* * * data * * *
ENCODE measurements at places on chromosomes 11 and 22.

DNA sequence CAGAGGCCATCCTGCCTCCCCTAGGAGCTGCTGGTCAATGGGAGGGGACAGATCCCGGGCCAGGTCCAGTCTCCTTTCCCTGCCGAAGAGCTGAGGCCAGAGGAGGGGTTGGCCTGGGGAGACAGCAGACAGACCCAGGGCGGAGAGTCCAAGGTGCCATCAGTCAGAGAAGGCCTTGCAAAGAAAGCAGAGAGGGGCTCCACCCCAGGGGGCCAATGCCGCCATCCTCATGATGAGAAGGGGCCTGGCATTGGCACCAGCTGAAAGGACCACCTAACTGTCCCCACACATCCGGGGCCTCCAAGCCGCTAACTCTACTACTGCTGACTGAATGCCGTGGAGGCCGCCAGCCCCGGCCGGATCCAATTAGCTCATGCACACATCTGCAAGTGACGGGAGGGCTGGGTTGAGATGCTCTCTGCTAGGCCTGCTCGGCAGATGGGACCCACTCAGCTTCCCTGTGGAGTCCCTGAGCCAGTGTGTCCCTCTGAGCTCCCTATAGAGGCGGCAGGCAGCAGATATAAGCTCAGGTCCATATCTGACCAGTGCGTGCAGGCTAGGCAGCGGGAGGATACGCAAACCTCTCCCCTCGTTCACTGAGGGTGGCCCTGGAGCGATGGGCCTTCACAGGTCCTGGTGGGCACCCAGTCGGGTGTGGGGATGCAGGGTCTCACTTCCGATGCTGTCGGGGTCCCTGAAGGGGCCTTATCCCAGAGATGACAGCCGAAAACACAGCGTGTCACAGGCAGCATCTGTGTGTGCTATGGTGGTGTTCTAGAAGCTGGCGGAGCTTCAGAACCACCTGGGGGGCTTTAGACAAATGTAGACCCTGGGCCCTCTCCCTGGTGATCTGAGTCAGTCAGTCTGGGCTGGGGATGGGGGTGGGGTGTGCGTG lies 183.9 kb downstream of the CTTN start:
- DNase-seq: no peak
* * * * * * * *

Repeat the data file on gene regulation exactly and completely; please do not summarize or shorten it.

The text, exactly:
ENCODE measurements at places on chromosomes 11 and 22.

DNA sequence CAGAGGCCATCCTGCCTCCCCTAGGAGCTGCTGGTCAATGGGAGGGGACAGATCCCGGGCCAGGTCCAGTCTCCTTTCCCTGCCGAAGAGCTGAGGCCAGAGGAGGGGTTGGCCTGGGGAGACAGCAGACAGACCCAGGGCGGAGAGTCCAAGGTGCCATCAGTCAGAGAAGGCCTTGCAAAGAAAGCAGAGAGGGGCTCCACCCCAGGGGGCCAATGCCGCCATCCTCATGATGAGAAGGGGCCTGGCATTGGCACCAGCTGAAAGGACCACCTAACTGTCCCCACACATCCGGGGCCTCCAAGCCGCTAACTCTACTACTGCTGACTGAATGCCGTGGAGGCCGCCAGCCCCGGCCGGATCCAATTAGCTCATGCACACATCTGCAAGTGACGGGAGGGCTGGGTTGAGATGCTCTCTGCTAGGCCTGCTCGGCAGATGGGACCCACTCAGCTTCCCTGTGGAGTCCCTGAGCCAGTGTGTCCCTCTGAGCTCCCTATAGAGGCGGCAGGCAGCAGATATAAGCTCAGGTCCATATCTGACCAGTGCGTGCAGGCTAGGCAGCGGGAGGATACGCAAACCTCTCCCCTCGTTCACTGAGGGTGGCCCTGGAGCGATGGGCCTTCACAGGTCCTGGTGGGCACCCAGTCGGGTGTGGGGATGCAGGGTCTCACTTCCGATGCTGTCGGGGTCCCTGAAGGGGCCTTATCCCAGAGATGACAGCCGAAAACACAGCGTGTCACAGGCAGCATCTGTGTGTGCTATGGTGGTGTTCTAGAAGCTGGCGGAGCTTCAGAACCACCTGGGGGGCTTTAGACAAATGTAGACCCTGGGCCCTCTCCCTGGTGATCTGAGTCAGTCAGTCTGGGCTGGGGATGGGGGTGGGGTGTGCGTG lies 183.9 kb downstream of the CTTN start:
- DNase-seq: no peak